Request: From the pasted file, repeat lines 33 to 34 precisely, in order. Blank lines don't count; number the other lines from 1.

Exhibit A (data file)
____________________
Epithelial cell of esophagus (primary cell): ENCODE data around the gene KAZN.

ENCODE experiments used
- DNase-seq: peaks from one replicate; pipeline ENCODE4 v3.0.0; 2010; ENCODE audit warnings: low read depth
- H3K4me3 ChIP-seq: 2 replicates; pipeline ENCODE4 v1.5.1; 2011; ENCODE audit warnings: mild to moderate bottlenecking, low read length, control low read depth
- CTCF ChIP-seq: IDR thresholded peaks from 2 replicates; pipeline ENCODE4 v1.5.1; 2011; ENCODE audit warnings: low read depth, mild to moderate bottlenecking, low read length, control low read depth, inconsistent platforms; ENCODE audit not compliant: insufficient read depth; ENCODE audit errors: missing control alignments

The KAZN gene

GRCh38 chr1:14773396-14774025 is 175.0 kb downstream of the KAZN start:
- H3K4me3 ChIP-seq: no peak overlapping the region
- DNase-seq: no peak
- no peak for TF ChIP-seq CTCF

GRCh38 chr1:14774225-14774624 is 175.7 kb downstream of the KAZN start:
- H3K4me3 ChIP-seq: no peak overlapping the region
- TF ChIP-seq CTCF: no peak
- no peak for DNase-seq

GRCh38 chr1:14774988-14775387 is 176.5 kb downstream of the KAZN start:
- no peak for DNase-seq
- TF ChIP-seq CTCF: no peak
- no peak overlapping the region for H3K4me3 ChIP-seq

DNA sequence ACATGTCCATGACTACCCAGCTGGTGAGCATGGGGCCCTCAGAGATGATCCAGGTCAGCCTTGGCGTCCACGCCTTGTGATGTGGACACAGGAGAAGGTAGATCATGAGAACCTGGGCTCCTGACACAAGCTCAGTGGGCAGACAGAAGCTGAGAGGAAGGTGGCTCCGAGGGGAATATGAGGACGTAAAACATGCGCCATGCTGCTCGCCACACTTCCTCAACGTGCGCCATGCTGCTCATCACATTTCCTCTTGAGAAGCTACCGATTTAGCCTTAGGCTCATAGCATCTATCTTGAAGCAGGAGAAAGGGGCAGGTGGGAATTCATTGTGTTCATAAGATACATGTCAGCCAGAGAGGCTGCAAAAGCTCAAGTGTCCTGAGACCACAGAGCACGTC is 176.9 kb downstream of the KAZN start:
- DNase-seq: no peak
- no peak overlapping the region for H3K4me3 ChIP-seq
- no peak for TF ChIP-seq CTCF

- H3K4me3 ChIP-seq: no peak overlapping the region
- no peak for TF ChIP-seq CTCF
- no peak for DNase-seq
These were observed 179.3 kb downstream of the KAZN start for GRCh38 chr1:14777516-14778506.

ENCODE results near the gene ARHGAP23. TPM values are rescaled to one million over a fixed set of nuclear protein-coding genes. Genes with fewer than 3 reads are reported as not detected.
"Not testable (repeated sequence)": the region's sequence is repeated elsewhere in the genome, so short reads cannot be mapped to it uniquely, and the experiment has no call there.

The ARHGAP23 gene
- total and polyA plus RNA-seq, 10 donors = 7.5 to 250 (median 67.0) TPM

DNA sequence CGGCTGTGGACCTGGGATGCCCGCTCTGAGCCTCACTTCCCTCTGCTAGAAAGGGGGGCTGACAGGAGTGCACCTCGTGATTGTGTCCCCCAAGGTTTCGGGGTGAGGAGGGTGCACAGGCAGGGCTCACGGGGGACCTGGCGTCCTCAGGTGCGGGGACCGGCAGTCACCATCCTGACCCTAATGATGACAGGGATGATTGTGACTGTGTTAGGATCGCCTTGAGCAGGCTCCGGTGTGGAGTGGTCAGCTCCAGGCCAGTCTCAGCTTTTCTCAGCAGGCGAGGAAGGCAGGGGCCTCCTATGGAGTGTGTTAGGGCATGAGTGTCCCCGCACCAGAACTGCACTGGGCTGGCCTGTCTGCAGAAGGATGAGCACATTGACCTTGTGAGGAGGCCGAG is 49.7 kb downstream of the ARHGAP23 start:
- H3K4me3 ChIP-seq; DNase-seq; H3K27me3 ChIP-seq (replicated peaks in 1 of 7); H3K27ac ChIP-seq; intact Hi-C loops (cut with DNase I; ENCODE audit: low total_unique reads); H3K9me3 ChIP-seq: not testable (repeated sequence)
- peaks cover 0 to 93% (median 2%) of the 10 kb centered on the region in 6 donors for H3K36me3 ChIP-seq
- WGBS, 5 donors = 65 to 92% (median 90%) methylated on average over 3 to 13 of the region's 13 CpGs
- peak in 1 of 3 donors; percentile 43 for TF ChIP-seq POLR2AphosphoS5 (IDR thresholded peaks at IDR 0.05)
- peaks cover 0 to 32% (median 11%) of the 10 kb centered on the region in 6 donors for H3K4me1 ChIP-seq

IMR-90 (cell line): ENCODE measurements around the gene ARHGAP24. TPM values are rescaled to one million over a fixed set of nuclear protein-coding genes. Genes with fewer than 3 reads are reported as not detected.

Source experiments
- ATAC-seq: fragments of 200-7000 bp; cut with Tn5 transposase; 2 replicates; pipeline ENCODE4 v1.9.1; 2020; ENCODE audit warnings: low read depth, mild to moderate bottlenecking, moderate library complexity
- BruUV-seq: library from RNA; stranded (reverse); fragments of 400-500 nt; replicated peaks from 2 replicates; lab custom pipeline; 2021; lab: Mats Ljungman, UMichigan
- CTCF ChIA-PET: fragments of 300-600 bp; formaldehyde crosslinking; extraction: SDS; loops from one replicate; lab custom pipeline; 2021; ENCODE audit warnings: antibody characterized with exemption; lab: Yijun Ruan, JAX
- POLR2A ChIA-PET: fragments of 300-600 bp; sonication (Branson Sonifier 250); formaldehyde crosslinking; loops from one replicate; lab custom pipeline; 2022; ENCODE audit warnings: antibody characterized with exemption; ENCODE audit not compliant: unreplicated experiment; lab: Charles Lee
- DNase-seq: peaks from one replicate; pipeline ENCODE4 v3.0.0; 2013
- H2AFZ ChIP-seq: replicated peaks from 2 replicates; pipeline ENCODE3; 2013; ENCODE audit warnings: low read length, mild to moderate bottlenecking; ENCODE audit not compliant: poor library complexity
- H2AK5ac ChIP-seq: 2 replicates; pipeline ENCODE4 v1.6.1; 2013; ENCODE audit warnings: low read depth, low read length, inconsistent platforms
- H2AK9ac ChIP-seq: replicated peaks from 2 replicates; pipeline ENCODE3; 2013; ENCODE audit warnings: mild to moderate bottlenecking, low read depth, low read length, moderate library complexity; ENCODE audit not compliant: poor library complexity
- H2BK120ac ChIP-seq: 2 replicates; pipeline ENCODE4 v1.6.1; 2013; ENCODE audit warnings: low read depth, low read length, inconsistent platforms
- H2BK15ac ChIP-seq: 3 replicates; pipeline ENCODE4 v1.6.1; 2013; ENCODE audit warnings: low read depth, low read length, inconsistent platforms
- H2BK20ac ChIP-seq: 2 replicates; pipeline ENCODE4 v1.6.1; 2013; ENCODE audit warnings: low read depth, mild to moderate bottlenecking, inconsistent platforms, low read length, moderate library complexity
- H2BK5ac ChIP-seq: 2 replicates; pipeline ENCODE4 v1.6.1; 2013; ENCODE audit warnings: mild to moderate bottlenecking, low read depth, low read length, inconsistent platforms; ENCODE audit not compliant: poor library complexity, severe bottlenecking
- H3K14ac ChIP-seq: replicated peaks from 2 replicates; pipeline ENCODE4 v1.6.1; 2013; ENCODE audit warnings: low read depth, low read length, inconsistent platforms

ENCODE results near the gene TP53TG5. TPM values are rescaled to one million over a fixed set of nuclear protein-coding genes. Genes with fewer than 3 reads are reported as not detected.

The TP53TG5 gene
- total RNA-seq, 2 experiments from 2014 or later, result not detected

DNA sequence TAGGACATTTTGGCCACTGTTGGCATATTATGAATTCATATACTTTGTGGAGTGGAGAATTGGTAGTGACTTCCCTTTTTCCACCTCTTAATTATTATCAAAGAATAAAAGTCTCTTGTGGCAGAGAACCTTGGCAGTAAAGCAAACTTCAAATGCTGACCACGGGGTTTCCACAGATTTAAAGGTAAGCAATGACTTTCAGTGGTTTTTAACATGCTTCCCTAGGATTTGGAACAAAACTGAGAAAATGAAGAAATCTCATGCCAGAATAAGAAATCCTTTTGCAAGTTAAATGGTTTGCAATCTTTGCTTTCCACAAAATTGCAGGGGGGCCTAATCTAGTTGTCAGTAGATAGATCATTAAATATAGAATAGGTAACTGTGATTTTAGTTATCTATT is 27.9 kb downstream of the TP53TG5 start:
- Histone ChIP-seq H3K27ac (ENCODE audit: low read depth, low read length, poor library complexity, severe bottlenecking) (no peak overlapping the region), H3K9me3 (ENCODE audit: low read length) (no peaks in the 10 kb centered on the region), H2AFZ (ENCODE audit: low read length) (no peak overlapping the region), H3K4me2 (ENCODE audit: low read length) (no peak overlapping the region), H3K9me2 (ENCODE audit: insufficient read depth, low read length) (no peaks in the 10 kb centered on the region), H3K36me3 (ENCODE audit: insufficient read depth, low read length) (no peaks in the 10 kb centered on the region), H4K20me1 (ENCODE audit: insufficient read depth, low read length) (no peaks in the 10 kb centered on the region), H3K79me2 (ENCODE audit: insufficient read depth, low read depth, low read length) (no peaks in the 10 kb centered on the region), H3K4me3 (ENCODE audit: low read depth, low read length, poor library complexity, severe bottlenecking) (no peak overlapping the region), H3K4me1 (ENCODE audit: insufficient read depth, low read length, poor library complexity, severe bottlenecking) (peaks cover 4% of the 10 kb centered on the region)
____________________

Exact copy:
- peaks cover 0 to 93% (median 2%) of the 10 kb centered on the region in 6 donors for H3K36me3 ChIP-seq
- WGBS, 5 donors = 65 to 92% (median 90%) methylated on average over 3 to 13 of the region's 13 CpGs